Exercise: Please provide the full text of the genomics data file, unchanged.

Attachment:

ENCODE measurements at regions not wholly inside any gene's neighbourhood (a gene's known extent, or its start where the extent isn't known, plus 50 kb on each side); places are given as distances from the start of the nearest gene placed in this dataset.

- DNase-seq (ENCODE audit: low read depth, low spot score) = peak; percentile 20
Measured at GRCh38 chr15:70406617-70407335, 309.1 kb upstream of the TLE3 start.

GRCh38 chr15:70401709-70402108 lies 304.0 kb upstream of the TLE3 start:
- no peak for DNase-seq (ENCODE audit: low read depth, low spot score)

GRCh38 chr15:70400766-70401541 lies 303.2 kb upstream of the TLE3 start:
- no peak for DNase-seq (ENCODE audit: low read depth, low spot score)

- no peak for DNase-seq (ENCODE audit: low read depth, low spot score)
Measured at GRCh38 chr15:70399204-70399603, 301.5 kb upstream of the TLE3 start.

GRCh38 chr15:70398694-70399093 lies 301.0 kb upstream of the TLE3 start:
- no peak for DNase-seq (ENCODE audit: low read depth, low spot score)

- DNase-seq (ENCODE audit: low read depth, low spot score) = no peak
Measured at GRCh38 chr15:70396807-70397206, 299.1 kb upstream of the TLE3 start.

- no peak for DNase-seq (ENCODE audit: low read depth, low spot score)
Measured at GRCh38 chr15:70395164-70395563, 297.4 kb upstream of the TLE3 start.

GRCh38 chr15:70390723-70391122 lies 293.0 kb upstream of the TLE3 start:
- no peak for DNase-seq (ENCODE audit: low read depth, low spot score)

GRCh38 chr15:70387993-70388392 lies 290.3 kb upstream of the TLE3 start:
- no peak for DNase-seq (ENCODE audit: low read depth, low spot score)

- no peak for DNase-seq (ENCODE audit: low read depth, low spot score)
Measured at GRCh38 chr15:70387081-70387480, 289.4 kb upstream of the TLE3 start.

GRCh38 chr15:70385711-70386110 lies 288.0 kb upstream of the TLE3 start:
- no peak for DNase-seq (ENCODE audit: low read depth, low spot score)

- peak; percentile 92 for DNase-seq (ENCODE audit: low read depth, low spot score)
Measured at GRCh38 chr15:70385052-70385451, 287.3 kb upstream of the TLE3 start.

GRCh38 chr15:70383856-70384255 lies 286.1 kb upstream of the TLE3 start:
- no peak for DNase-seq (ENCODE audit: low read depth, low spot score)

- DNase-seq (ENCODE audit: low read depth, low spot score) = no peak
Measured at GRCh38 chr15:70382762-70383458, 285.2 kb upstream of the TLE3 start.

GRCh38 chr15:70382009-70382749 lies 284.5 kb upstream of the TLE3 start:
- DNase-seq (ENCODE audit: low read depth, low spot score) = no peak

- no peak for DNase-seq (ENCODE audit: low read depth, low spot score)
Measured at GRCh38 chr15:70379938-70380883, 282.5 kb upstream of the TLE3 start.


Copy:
ENCODE measurements at regions not wholly inside any gene's neighbourhood (a gene's known extent, or its start where the extent isn't known, plus 50 kb on each side); places are given as distances from the start of the nearest gene placed in this dataset.

- DNase-seq (ENCODE audit: low read depth, low spot score) = peak; percentile 20
Measured at GRCh38 chr15:70406617-70407335, 309.1 kb upstream of the TLE3 start.

GRCh38 chr15:70401709-70402108 lies 304.0 kb upstream of the TLE3 start:
- no peak for DNase-seq (ENCODE audit: low read depth, low spot score)

GRCh38 chr15:70400766-70401541 lies 303.2 kb upstream of the TLE3 start:
- no peak for DNase-seq (ENCODE audit: low read depth, low spot score)

- no peak for DNase-seq (ENCODE audit: low read depth, low spot score)
Measured at GRCh38 chr15:70399204-70399603, 301.5 kb upstream of the TLE3 start.

GRCh38 chr15:70398694-70399093 lies 301.0 kb upstream of the TLE3 start:
- no peak for DNase-seq (ENCODE audit: low read depth, low spot score)

- DNase-seq (ENCODE audit: low read depth, low spot score) = no peak
Measured at GRCh38 chr15:70396807-70397206, 299.1 kb upstream of the TLE3 start.

- no peak for DNase-seq (ENCODE audit: low read depth, low spot score)
Measured at GRCh38 chr15:70395164-70395563, 297.4 kb upstream of the TLE3 start.

GRCh38 chr15:70390723-70391122 lies 293.0 kb upstream of the TLE3 start:
- no peak for DNase-seq (ENCODE audit: low read depth, low spot score)

GRCh38 chr15:70387993-70388392 lies 290.3 kb upstream of the TLE3 start:
- no peak for DNase-seq (ENCODE audit: low read depth, low spot score)

- no peak for DNase-seq (ENCODE audit: low read depth, low spot score)
Measured at GRCh38 chr15:70387081-70387480, 289.4 kb upstream of the TLE3 start.

GRCh38 chr15:70385711-70386110 lies 288.0 kb upstream of the TLE3 start:
- no peak for DNase-seq (ENCODE audit: low read depth, low spot score)

- peak; percentile 92 for DNase-seq (ENCODE audit: low read depth, low spot score)
Measured at GRCh38 chr15:70385052-70385451, 287.3 kb upstream of the TLE3 start.

GRCh38 chr15:70383856-70384255 lies 286.1 kb upstream of the TLE3 start:
- no peak for DNase-seq (ENCODE audit: low read depth, low spot score)

- DNase-seq (ENCODE audit: low read depth, low spot score) = no peak
Measured at GRCh38 chr15:70382762-70383458, 285.2 kb upstream of the TLE3 start.

GRCh38 chr15:70382009-70382749 lies 284.5 kb upstream of the TLE3 start:
- DNase-seq (ENCODE audit: low read depth, low spot score) = no peak

- no peak for DNase-seq (ENCODE audit: low read depth, low spot score)
Measured at GRCh38 chr15:70379938-70380883, 282.5 kb upstream of the TLE3 start.